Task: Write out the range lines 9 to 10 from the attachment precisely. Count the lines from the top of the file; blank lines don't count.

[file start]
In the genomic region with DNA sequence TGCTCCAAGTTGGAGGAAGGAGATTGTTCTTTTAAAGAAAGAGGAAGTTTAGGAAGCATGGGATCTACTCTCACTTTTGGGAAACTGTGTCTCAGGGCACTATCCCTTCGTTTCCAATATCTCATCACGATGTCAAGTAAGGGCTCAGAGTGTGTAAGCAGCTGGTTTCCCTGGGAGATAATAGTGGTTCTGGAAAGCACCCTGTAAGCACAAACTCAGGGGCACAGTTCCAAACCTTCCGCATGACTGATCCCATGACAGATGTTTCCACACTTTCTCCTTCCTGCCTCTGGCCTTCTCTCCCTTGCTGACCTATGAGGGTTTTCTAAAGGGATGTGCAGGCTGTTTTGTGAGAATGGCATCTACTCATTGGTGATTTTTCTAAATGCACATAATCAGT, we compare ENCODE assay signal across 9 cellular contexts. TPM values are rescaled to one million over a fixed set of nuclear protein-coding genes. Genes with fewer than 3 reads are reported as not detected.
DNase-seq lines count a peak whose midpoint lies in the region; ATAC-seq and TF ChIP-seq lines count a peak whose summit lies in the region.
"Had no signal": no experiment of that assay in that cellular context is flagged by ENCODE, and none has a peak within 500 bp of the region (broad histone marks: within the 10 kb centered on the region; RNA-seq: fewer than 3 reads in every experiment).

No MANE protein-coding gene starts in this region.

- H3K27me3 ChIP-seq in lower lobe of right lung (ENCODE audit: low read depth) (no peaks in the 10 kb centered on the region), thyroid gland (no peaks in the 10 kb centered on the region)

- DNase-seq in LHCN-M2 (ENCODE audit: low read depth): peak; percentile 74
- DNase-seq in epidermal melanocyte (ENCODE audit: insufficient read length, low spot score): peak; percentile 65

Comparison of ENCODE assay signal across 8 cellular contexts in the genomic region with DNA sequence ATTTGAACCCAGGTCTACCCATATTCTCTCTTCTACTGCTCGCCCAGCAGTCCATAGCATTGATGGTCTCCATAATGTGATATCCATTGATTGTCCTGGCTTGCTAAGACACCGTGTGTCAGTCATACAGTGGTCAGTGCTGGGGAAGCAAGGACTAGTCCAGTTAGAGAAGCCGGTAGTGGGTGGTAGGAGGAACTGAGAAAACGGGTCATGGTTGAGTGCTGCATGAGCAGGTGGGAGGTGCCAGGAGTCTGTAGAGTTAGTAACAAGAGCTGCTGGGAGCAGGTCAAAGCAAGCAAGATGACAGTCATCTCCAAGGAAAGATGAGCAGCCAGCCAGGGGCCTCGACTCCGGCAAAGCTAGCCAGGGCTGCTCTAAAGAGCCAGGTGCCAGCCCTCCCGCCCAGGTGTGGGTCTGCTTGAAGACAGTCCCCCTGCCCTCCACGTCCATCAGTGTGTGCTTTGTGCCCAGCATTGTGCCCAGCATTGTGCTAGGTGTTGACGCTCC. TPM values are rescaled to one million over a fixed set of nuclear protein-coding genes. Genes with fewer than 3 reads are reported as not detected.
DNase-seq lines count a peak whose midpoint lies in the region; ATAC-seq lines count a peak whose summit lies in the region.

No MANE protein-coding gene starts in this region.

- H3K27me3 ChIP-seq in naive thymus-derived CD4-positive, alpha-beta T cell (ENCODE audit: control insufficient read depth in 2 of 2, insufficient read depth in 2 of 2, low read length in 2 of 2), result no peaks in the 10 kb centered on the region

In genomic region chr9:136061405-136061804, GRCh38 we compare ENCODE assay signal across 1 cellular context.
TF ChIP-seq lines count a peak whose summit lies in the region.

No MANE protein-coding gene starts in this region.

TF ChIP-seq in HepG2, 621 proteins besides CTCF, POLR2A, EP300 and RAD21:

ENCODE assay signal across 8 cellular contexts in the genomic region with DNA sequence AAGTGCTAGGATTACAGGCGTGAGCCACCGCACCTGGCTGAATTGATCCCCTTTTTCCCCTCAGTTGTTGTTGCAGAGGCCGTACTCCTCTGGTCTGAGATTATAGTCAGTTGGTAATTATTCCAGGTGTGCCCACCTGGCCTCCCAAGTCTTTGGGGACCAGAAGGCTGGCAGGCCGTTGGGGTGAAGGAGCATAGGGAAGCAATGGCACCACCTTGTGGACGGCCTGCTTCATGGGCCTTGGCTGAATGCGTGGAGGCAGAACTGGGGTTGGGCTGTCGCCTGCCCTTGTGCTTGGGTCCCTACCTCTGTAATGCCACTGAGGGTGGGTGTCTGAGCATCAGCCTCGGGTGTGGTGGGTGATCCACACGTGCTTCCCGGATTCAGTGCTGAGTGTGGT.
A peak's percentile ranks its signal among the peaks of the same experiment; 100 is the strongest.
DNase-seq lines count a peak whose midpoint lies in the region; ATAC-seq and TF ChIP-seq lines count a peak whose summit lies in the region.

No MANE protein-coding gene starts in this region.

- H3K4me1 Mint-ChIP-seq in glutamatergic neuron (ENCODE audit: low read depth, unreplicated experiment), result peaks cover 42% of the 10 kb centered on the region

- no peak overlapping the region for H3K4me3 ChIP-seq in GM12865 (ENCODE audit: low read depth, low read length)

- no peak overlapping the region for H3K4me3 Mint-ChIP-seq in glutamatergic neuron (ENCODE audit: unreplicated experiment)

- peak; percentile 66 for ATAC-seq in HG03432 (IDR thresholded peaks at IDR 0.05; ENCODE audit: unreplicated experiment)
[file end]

DNase-seq lines count a peak whose midpoint lies in the region; ATAC-seq lines count a peak whose summit lies in the region.

No MANE protein-coding gene starts in this region.